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PostPosted: Tue Apr 17, 2012 5:19 pm 
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Joined: Mon Jan 09, 2012 12:57 pm
Posts: 15
I would skip the Bravo and go straight to a Wave. Last year while in the Caribbean they were renting Waves for like $25 an hour to anyone and everyone. There was a good steady 10 knot wind and a total of 4 were out, people would just show up, pay the man, get the basics and within 10 minutes they would be out there.

I finally got my turn, told the guy I owned an H16 and he just laughed and told me at what time I had to be back.

They are quite slow compared to the H16 but very forgiving (for a cat), easy to tack and they sell all these extras for it to learn more, like a jib/spinnaker kit, trapeze (for kids probably) backrests and a traveler kit.


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PostPosted: Tue Apr 17, 2012 9:22 pm 
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Joined: Thu Feb 11, 2010 12:07 pm
Posts: 1047
Location: Ontario, Canada
BilgeRat wrote:
...I would skip the Bravo and go straight to a Wave...


I agree. Performance wise, the wave is better than the Bravo, just as the Bravo is better than the Sunfish.

To me, the Wave is the ideal boat for someone in your shoes. It won't be too much boat for a beginner, but there are plenty of quality, experienced sailors who still have a lot of fun on a Wave.

The Bravo is a good entry level, the Wave is a good all rounder, the 16 is a performance boat in comparison. All are reasonably priced on the used market.

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PostPosted: Wed Apr 18, 2012 5:34 am 
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Joined: Wed Aug 18, 2010 8:15 am
Posts: 500
Location: Saint John, NB Canada sailing on Washademoak Lake
My first boat was a 16, but...

Here's how it all started. I started going out with a guy at the campground that had a new Getaway a few times in May/June 2010. I was so hooked that I enrolled in sailing lessons at the local yatch club on 420 dinghies.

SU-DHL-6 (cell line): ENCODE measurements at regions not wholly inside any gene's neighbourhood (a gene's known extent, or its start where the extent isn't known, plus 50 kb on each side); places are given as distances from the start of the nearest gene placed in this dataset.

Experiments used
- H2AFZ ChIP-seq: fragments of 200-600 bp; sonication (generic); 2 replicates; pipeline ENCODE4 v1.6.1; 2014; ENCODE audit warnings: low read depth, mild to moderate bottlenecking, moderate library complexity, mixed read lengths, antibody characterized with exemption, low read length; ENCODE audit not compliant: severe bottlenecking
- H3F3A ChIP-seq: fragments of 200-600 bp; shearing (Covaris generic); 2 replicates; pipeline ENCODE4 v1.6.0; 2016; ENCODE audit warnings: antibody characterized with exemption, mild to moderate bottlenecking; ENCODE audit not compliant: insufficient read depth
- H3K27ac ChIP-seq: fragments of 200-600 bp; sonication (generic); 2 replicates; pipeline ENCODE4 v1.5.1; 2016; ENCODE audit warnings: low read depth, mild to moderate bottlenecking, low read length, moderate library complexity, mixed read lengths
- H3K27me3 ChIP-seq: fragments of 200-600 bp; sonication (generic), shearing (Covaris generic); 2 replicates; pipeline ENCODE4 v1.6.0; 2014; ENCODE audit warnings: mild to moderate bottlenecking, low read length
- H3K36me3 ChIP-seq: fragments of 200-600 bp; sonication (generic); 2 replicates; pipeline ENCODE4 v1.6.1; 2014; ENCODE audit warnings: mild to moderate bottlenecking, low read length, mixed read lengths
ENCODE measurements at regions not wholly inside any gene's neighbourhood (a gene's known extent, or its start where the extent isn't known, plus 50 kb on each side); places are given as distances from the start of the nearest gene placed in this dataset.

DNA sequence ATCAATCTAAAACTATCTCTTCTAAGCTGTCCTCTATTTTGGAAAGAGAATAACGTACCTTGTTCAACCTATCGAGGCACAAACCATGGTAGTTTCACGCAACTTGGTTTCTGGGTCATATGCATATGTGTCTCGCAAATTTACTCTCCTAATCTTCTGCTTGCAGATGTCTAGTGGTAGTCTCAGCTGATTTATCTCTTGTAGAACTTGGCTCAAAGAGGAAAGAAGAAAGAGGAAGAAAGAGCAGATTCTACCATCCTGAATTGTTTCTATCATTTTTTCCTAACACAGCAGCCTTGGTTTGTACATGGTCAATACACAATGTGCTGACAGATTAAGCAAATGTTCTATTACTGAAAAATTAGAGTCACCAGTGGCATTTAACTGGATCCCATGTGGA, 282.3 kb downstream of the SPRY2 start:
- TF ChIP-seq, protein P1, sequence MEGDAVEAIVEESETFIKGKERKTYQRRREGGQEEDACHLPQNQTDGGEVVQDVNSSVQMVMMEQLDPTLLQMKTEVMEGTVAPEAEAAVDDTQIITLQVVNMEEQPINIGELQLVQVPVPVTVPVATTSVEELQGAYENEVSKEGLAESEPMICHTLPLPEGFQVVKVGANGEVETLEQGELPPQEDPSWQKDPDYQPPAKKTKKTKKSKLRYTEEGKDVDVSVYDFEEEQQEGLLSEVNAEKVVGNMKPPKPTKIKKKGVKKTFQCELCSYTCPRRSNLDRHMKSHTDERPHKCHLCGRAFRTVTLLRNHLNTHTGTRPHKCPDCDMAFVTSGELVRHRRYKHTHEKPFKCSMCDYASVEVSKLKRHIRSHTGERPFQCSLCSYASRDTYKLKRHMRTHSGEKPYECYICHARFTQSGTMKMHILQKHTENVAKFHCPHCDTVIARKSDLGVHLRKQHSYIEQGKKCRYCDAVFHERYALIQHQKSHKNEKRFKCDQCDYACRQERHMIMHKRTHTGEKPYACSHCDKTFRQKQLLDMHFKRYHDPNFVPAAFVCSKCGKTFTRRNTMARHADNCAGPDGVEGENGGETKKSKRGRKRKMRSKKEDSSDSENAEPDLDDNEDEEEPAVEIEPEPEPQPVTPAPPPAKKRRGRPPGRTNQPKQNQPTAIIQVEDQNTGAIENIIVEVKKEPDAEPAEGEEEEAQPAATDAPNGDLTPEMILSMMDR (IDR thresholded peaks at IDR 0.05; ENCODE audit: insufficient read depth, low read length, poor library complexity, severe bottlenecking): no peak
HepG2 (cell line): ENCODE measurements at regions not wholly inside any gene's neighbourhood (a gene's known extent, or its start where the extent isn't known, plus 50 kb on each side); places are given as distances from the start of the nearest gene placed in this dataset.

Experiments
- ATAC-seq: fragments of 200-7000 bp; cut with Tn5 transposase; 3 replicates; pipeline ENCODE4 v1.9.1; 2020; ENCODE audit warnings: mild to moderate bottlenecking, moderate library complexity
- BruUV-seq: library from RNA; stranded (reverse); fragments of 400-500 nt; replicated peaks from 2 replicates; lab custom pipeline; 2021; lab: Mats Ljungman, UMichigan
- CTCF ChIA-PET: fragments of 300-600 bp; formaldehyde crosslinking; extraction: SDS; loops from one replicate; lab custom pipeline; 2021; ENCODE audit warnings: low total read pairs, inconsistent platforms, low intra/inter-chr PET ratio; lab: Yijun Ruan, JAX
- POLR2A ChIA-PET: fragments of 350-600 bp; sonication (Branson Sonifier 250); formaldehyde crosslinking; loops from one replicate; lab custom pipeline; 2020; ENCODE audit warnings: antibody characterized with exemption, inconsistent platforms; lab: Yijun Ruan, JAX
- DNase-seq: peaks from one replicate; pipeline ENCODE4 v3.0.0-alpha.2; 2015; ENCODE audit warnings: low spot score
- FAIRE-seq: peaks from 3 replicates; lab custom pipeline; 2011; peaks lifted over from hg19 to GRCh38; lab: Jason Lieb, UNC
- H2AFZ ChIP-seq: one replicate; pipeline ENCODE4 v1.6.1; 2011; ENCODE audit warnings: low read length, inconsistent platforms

By mid summer, I was friends with the guy with the Getaway, he also had an older 16 that he wanted to sell. He lent it to me during my vacations in August and at the end of that week, I bought it.

By the end of sailing lessons that summer, I was White Sail (Level III) (CYA Standard).

Last summer (2011), I sailed solo a few times, a few times with my sailing buddy, and a few times with friends with no sailing experience (on calmer days).

I plan on taking more lessons. While I know the basics, I want to learn more technique.

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1978 Hobie 16 Keoke, sail# 36 84
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PostPosted: Wed Apr 18, 2012 5:45 am 
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Joined: Wed Apr 27, 2011 9:26 am
Posts: 140
Location: San Juan, Puerto Rico
No way, I`m living proof that it is all in your attitude. I`m 49, got my Hobie at 48, and now I sail solo all over the place. And I learned without an actual instructor on board.

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PostPosted: Mon Apr 23, 2012 6:12 am 
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Joined: Mon Apr 16, 2012 8:27 am
Posts: 7
Location: NW Arkansas
Thanks for all of the tips and advice. I have decided to take the plunge and am going to look at a H14 and H16 today. The price is good and I might have to come home with both :lol: . I will keep you updated. Thanks again.


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PostPosted: Mon Apr 23, 2012 5:18 pm 
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Joined: Mon Apr 23, 2012 11:40 am
Posts: 4
There's confusion here about the boat you
would actually buy (ie you're going to
presumably use for at least a few years)
and the boat you would learn on.
Having been through this myself, I would
buy the 16 but rent a Sunfish or Laser
to get the hang of sailing.
As well you'll soon become bored on a Wave.
Make sure you go out on a light day with
someone who knows how to sail a 16.
If you buy a Sunfish or Laser you'll (too) quickly
wish you had a 16' Hobie. THEY never
leave you looking for the next boat.
Good Luck. Lee Metzman


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